Unconditional Surrender

by RAYMOND SWING

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PROBABLY the two most fateful words used in the life of the present generation wore “unconditional surrender. ” They influenced the conduct and shaped the outcome of World War II. Hardly a person is living on whom the words have not impinged in some measure. Yet for all their importance it is a little-known fact that they were first proclaimed as Allied policy without premeditation and consultation. They were thrown out at a press conference by President Roosevelt at Casablanca on January 24, 1943. That was at the close of the British-American meeting in North Africa. Mr. Roosevelt had not been authorized to lay down peace terms on behalf of the Allies. The subject of ultimate peace was not discussed at Casablanca. No message had passed between Washington and London defining the final conditions on which ultimate surrender would be accepted. Moreover, President Roosevelt went into the press conference in which he “ad-libbed” the historic phrase at a time when the defeat of the Axis was not in sight and promise of it was a stirring but unsubstantiated act of faith.

Mr. Roosevelt was later to explain privately how he came to use the words. He had taken part in staff conferences planning the future of the war. The victory in North Africa opened inspiring possibilities for action. The landing in France, which had been delayed because of the North African operation, was reinstated as the chief Allied purpose. It could be abetted by attacks from the south of Europe. At Casablanca it had been decided to go on to Sicily, and the hope dawned that Italy might be knocked out of the war. Light was breaking after a long and exhausting darkness.

These plans fired President Roosevelt’s imagination, and he later said that as he sat before the correspondents, giving his impression of the talks, he wished to convey to them the dramatic sense of growing power which he himself felt. What flashed into his mind was the message of General Grant to General Buckner, commander of Fort Donclson, in February, 1862. The Confederate general, hard pressed with his 14,000 men, and overestimating Grant’s strength, had asked his terms for capitulation. The reply sent by General Grant is celebrated: “No terms except an unconditional and immediate surrender can be accepted. I propose to move immediately upon your works.” The second sentence meant as much to the President as the first. As he saw the situation, the Allies were proposing to move upon all the works of the great Axis Fortress, first in Italy, then in Franco, with the possibility at last of assaults through the Balkans. And with those potentialities glowing in the President’s mind, the natural corollary to them, “unconditional surrender,” seemed to him part of the theme.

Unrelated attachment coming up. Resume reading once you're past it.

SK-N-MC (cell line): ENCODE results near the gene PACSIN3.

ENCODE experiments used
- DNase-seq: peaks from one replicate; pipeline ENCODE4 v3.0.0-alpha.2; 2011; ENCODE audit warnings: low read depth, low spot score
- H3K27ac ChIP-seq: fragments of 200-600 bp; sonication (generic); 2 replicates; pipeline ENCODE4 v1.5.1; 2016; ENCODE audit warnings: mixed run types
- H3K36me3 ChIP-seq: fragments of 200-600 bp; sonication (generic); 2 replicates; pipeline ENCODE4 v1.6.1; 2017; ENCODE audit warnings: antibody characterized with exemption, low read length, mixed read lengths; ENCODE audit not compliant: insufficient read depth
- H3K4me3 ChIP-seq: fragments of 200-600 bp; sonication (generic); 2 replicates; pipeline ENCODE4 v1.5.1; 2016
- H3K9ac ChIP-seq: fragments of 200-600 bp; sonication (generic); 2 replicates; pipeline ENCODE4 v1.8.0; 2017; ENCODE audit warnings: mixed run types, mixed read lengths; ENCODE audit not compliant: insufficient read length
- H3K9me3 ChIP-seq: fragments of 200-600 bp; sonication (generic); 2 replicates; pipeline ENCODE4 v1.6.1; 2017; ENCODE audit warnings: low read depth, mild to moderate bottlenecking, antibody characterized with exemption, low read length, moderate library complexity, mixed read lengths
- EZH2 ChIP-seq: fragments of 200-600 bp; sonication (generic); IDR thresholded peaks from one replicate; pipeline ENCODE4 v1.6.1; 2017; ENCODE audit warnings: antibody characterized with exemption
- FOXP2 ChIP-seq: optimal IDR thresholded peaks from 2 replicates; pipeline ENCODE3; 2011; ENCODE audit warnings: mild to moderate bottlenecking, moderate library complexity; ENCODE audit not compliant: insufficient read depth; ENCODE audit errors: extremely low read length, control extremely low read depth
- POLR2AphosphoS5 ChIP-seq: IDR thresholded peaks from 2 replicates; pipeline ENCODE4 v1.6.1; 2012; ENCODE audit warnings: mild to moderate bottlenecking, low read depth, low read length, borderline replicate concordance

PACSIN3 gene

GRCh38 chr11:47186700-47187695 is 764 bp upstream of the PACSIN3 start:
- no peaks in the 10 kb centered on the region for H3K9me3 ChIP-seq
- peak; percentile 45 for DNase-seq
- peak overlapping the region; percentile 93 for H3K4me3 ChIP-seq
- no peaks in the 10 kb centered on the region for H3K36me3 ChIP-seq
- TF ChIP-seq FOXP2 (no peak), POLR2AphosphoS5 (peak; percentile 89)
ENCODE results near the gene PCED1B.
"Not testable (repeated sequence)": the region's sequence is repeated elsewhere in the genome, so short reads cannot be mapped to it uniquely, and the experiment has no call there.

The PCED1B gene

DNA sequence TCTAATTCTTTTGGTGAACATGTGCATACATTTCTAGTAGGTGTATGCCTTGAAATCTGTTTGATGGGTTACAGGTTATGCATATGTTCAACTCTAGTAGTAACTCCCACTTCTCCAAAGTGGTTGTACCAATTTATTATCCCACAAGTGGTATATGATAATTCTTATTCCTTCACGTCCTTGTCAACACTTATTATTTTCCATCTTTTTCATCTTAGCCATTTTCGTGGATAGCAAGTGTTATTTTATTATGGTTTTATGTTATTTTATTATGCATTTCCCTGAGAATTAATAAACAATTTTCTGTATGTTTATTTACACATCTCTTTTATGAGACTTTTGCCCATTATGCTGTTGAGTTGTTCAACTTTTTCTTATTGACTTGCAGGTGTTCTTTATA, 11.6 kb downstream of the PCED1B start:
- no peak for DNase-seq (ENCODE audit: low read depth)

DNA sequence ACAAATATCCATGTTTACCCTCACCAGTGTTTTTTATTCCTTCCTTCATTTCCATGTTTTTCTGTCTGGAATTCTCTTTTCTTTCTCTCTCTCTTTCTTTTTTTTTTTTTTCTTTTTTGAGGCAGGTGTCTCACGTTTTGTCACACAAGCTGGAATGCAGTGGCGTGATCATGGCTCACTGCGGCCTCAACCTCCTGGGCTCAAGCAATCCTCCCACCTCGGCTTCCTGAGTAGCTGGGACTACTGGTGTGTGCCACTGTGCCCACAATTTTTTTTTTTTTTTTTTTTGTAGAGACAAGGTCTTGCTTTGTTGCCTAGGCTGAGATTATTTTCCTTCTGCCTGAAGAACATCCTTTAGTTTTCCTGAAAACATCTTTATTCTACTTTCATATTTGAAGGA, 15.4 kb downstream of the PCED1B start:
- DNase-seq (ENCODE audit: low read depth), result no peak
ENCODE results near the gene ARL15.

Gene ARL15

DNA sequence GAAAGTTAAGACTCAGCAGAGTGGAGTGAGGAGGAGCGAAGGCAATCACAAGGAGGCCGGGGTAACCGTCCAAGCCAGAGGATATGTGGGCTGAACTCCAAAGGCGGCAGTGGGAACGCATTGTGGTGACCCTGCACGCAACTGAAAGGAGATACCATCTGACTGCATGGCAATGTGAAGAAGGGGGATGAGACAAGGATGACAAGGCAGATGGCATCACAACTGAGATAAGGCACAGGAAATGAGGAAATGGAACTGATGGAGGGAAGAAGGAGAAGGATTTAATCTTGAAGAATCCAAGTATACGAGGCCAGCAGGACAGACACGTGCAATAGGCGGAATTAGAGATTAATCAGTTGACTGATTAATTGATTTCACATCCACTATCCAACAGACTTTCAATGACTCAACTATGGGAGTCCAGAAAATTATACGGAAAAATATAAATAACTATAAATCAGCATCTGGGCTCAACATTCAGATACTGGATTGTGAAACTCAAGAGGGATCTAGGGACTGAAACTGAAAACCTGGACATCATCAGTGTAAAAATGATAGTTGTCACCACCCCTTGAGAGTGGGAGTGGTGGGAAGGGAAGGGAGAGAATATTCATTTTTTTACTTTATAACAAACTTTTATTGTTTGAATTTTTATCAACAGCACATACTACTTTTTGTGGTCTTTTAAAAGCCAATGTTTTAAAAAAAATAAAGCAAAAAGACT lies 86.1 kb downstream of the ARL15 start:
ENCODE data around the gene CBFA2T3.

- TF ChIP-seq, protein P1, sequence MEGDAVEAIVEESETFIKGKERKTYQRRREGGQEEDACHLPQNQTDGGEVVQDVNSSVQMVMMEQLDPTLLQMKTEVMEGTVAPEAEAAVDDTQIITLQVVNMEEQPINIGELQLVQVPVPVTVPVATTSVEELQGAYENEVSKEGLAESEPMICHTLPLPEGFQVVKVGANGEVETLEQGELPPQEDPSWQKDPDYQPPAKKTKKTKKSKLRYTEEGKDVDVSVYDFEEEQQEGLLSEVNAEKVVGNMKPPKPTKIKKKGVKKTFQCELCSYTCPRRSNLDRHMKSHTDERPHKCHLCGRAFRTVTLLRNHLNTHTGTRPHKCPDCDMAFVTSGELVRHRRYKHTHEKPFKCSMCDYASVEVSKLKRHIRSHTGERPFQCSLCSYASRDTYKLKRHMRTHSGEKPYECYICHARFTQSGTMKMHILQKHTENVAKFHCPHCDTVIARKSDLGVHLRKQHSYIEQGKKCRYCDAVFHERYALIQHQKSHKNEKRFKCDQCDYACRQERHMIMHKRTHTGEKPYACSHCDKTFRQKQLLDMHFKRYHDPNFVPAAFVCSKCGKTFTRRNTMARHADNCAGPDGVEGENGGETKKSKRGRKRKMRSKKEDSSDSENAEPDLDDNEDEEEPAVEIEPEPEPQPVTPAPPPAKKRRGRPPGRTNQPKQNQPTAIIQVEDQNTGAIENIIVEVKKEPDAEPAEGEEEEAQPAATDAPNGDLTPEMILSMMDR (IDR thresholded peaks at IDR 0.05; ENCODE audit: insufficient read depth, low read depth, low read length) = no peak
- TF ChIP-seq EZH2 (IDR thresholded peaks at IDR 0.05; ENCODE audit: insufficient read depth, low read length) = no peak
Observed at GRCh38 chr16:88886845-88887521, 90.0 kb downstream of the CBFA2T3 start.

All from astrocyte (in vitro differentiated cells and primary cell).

When General Grant used the words there was in them a high note of daring. He intentionally sounded more overwhelming than in fact he was. So did President Roosevelt that day in Casablanca. His own spirit had been uplifted after the long season of defeat and humiliation of the Allies. He delighted in throwing to the men in the Axis Fortress the same challenge which had broken the resistance in Fort Donelson.

As President Roosevelt himself revealed, the phrase was not previously cleared with Prime Minister Churchill or the Combined Chiefs of Staff. When the time came for the scheduled press conference, the consultation between the political heads, usual in such circumstances, had not been held. The awkward talks with General Giraud and General de Gaulle over French leadership in North Africa had taken longer than had been anticipated. So when the hour arrived for the press conference it was quickly agreed that President Roosevelt should conduct it. What he was to say was left to his judgment and, as history was to learn, to his impulse. The words “unconditional surrender” rolled out without any enlightening reference to the whole message of General Grant; hence no stress could be put on the explanatory phrase: “I propose to move immediately upon your works. ” In the words as used, the Allies were committed to fight the war to complete victory, without compromise.